We also ran the TUF Gaming A15 through our gaming stress test. It runs the Metro Exodus 1080p RTX benchmark on a loop 15 times in order to simulate 30 minutes of gaming. Here, the laptop averaged 44.2 fps. During that time, the machine’s RTX 2060 ran at an average clock speed of 1.5 GHz and at an average temperature of 74.4 degrees Celsius (165.9 degrees Fahrenheit). The Ryzen 7 4800H hit an average clock speed of 3.6 GHz at an average temperature of 92.4 degrees Celsius (198.3 degrees Fahrenheit).

Productivity Performance of Asus TUF Gaming A15

The Asus TUF Gaming A15 configuration we tested runs on an AMD Ryzen 7 4800H CPU with eight CPU cores and 16 threads, along with 16GB of DDR4-3200 RAM and a 1TB PCIe-NVMe SSD. That was enough to handle 20 Google Chrome tabs, including one playing “The Office” on Netflix, a spreadsheet and Slack. The video never stuttered, but fast forwarding and rewinding resulted in 3 second delay. When I toggled through Chrome tabs there was occasionally a 1 second delay, but I could smoothly scroll through pages.

When it came to the Geekbench 5.1 overall productivity performance test, our configuration of the TUF Gaming A15 scored 7,731 on all 8 cores. That’s better than the Xenia 15 fared with a hexa-core Intel Core i7-9750H and 32GB of DDR4 RAM, but not quite enough to best the Dell G5 15 SE with the same CPU and RAM specs as our review unit. The TUF Gaming A15 fell more notably behind the Zephyrus G14, which also packs DDR4-3200 RAM but a more premium CPU in the octa-core AMD Ryzen 4900HS.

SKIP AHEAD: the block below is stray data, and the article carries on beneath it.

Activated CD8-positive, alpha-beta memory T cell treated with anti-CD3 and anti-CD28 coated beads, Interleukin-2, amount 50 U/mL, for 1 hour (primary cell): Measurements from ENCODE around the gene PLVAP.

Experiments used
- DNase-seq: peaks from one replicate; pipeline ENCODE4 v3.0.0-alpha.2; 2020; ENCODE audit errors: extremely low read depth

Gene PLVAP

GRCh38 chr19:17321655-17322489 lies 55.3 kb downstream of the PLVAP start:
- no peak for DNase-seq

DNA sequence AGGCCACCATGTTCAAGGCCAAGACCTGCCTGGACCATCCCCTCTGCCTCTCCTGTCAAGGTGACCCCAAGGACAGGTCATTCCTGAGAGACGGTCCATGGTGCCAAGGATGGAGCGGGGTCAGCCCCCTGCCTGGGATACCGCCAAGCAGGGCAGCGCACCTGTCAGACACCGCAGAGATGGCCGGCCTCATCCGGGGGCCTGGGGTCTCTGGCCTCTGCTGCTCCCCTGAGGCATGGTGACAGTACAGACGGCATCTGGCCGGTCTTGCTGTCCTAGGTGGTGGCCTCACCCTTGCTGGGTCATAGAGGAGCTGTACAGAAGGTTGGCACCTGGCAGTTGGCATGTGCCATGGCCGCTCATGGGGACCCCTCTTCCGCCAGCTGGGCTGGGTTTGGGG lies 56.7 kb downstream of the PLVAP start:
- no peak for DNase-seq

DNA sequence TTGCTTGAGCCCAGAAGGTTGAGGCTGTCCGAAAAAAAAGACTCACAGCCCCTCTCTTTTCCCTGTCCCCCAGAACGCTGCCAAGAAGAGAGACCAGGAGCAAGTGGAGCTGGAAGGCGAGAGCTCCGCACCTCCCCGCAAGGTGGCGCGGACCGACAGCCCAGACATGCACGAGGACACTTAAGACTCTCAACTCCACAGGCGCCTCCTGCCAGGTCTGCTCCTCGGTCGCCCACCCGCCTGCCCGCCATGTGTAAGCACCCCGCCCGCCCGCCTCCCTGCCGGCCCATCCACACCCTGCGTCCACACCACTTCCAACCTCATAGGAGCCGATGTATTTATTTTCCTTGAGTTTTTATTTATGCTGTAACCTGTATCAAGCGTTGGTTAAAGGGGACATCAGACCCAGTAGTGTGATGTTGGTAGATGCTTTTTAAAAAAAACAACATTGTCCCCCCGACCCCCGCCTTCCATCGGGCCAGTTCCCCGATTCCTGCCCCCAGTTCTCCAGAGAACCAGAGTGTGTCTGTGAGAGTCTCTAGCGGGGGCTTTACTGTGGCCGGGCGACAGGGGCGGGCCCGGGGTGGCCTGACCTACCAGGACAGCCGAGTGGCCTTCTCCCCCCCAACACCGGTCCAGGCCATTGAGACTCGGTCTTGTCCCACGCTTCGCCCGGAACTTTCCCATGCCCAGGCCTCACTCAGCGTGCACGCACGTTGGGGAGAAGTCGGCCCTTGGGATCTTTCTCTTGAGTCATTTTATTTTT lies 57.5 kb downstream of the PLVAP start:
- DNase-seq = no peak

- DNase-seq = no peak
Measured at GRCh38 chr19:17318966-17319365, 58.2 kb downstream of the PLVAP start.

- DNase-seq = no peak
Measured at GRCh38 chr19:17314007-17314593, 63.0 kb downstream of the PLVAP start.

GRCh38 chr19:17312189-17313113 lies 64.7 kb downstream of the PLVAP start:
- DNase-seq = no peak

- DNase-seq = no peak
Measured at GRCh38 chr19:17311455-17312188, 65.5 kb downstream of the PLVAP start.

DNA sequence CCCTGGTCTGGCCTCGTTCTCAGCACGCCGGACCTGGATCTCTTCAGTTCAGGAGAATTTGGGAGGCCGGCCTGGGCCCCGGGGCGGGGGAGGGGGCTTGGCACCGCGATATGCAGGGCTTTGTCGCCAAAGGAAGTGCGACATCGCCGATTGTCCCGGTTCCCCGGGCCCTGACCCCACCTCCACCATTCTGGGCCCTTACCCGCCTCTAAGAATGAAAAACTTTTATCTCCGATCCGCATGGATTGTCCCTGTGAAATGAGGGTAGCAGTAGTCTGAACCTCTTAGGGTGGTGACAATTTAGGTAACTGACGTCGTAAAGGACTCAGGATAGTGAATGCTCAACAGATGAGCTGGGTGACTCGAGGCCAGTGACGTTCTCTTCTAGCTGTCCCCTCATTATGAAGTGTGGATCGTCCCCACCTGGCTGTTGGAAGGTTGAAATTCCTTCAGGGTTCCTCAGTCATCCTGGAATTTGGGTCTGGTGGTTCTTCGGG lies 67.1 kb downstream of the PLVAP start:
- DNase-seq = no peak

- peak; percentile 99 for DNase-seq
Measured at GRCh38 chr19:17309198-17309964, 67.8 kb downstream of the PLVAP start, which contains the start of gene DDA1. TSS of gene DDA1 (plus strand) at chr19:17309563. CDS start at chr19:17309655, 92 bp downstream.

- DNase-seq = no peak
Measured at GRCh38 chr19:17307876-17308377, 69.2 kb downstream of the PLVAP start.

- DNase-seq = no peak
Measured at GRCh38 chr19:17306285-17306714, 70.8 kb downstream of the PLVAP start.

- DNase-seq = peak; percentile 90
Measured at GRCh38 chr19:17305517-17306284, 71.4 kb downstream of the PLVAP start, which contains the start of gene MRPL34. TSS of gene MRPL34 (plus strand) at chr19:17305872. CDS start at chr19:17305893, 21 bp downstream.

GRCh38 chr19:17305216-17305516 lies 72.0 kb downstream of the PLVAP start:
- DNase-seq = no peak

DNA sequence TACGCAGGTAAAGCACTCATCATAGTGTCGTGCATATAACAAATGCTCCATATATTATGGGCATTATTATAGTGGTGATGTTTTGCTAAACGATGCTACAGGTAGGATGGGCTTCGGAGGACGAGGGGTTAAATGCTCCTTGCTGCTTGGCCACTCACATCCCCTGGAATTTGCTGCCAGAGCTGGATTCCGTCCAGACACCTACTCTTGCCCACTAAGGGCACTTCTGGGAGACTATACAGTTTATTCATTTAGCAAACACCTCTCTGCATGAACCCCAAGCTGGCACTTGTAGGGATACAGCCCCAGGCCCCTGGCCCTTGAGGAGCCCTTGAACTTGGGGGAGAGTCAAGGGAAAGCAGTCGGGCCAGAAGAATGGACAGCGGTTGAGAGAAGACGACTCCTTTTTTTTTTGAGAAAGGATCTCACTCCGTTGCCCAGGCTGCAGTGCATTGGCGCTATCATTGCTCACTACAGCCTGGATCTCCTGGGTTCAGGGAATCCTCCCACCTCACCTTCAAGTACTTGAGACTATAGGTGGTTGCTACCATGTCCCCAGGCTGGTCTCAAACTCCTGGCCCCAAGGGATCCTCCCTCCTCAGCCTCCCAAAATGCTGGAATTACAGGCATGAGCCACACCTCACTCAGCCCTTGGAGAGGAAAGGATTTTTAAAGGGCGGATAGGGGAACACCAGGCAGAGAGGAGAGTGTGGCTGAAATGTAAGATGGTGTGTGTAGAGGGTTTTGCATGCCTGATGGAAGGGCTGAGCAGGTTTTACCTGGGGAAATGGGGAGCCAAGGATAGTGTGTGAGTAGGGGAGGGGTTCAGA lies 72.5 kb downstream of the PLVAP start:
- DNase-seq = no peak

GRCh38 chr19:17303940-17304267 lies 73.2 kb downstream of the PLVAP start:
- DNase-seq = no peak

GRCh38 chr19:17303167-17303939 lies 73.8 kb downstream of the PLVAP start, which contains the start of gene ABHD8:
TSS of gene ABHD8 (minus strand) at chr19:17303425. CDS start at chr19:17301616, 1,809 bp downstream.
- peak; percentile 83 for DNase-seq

We tested how speedy the Asus TUF Gaming A15’s storage was with our file transfer test that has each system copy 4.97GB of files. Our review unit got the job done at a rate of 508.9 MBps, which is 84.8 MBps quicker  than what the G5 15 SE. However, both the Zephyrus G12 and Xenia 15 had the TUF Gaming A15 beat.

In the Handbrake video editing benchmark, each system transcodes a video from 4K resolution to 1080p. Asus’ TUF Gaming A15 was done in 6 minutes and 44 seconds. That’s comparable to the G5 15 SE’s time and even slightly faster than the ROG Zephyrus G14. The Xenia 15 struggled to keep up with the rest of the sample pool.

Display of TUF Gaming A15

(Image credit: Tom's Hardware)